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A WWII Review. Thailand and the IIWW.

If you are enthusiastic about the IIWW then one of the landmarks you can't miss while being in Bangkok is the Death Railway.

In 1942 Kanchanaburi was under Japanese control. It was here that Asian forced labourers and Allied POWs, building the infamous Burma Railway, constructed a bridge, an event portrayed in the films The Bridge on the River Kwai (1957), Return from the River Kwai, (1989) and The Railway Man (2013). Almost half of the prisoners working on the project died from disease, maltreatment, or accidents.

A tour that keeps the memory of does who fought WWII and created the worlds as it is today. A Tour not to be missed nowadays. To keep in mind your past and perhaps to remind us of our future.

After that, and to put your mind at ease nothing better than relax and enjoy in the Erawan Waterfall, recognized as one of the most beautiful waterfalls in Thailand. Located in the Tenasserim Hills in Kanchanaburi Province, 200 km northwest of Bangkok, Erawan has seven separate tiers and is part of a national park of the same name. Besides the waterfall, the park hosts a handful of limestone caves offering plenty of exploration opportunities to visitors.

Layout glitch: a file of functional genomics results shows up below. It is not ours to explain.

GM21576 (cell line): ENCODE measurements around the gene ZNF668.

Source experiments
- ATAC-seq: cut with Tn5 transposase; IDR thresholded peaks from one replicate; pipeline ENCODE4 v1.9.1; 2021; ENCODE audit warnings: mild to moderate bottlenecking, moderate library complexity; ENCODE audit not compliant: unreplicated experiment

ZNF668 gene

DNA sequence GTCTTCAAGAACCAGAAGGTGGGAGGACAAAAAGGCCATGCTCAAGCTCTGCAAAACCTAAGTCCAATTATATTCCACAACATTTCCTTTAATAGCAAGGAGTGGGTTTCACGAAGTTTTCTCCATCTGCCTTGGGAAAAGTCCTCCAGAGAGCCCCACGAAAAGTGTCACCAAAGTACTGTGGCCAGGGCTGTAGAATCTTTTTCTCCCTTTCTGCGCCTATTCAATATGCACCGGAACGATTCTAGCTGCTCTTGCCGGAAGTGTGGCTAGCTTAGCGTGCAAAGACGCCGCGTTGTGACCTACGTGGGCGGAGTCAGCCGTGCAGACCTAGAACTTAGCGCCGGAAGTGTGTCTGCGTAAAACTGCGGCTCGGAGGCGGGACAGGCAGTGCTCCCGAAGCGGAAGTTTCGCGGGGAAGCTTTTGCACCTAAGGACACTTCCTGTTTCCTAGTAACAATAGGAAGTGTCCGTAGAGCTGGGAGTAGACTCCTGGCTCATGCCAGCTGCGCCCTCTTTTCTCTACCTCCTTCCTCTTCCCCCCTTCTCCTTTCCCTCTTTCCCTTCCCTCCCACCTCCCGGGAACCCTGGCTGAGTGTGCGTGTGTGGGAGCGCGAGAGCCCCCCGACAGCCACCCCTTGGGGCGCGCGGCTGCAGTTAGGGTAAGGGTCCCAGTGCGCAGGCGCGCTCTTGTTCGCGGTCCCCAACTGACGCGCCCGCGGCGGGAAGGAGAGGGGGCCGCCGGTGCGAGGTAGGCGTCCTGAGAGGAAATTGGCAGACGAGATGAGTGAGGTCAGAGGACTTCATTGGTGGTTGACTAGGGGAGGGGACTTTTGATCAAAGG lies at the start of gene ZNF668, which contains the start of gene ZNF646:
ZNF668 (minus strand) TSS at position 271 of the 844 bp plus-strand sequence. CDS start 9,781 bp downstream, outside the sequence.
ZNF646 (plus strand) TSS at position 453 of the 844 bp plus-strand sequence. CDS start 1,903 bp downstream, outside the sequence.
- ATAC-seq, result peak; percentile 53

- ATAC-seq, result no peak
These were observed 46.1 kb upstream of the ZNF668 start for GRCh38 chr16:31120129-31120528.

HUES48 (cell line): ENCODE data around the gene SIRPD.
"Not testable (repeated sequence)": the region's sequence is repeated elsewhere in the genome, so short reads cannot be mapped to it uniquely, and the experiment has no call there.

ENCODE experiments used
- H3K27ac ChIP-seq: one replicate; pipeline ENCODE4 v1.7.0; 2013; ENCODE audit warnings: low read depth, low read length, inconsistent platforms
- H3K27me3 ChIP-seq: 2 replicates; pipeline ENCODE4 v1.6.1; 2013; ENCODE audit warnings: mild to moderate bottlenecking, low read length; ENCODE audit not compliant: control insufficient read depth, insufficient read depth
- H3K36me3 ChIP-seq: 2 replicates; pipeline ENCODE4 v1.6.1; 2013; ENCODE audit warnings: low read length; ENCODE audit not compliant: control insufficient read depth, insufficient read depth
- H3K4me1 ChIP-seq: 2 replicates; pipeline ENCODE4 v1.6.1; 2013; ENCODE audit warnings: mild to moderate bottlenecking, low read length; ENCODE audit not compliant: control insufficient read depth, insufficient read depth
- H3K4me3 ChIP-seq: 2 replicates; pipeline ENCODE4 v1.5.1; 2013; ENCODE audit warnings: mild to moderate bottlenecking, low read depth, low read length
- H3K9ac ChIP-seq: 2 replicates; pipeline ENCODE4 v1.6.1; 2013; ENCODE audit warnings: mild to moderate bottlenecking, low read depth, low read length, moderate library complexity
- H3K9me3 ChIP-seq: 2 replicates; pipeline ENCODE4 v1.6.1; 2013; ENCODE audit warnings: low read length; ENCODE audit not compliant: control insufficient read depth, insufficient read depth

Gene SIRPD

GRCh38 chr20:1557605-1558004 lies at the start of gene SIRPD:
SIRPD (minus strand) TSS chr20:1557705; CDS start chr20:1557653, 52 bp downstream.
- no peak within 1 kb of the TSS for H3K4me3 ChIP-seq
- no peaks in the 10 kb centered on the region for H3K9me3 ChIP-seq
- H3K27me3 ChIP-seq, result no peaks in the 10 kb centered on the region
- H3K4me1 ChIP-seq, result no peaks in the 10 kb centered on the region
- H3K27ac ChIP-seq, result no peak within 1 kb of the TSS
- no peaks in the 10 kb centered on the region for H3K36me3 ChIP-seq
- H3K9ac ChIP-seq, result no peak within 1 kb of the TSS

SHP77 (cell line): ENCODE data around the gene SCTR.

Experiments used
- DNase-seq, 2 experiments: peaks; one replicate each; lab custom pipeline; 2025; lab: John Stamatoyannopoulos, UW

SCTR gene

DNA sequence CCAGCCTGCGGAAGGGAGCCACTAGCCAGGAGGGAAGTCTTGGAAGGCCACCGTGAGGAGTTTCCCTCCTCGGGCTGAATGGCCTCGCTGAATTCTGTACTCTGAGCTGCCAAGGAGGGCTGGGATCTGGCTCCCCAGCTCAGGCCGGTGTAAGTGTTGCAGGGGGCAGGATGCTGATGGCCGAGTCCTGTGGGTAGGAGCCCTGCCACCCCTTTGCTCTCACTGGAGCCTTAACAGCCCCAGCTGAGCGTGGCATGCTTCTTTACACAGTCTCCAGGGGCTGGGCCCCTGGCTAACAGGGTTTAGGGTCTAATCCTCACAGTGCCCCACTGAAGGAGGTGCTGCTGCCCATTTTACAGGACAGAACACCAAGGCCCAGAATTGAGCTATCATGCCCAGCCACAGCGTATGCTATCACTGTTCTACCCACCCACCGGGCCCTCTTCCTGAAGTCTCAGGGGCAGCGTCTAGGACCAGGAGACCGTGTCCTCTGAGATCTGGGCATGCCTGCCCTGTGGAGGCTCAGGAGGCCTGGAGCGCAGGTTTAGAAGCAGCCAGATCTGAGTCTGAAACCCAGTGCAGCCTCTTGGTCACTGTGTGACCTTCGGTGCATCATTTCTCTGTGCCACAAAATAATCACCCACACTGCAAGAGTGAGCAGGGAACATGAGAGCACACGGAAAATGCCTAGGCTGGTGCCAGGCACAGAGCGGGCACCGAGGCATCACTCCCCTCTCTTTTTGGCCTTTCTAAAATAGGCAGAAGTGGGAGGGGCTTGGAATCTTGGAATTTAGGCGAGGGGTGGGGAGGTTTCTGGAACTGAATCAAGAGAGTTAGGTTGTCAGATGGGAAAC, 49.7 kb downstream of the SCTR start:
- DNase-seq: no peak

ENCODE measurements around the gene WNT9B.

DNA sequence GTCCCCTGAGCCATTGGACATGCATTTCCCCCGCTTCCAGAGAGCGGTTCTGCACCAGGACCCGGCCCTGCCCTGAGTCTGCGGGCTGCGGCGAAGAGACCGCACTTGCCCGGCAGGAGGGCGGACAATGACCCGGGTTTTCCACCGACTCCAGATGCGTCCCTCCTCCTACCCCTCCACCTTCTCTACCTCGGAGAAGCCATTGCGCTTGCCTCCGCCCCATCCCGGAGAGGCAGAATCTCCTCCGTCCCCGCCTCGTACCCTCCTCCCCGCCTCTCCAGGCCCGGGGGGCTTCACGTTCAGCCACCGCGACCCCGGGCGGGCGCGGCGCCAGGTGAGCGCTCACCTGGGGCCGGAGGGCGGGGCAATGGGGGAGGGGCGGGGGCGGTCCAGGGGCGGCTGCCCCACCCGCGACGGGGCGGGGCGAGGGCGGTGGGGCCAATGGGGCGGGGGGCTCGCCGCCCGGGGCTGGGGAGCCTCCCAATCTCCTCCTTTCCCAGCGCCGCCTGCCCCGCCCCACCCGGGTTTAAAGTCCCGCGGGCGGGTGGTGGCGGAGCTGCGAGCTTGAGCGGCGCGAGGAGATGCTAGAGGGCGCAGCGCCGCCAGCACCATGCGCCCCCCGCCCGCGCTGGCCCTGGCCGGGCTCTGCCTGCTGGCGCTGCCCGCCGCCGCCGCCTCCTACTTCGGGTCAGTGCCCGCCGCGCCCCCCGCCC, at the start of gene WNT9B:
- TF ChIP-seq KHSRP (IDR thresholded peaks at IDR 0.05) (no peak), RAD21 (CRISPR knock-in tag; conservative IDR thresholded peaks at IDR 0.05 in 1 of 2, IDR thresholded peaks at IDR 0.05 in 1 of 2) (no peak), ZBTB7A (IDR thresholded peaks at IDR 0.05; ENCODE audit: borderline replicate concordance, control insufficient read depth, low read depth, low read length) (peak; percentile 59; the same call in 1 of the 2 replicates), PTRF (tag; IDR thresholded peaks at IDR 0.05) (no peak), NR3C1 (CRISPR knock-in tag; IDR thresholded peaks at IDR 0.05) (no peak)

The entire length of the seven tiers spans approximately 1,500 m through the thick rainforest of the park. Each of the steps has its own name. The access to the first waterfall. The trail gets steeper as it carries on to the next tier, Wung Macha, which is usually busier with swimmers, It’s very scenic as there’s a small cave under the falls. Another hike of about 50 m takes you to the third tier, called Pha Nam Tok. This tier is taller than the two first falls (about 20-metre high), and offers a large pond, again filled with fish, at which you can refresh yourself. Oke Nank Phee Seah and Bua Mai Long are the fourth and fifth steps of Erawan Waterfall. They feature small cascades and ponds surrounded by rock formations and dense vegetation.

The trail gets rougher after the fifth tier, and you have to use rickety ladders and ropes to progress through even thicker lush vegetation. Named Dong Prook Sa, the sixth tier is another multi-tiered cascade featuring a wide plunge at the foot. It takes some more effort to reach the seventh tier of Erawan Waterfall, as the last stretch of the trail is particularly challenging. Called Phu Pha Erawan, this last fall features the three steps that give their name to Erawan Waterfall. In fact, Erawan is the name of a three-headed Hindu God.

Make sure to visit these magical places of Thailand, pass and present, memories and relaxation on the same Bangkok Tour.

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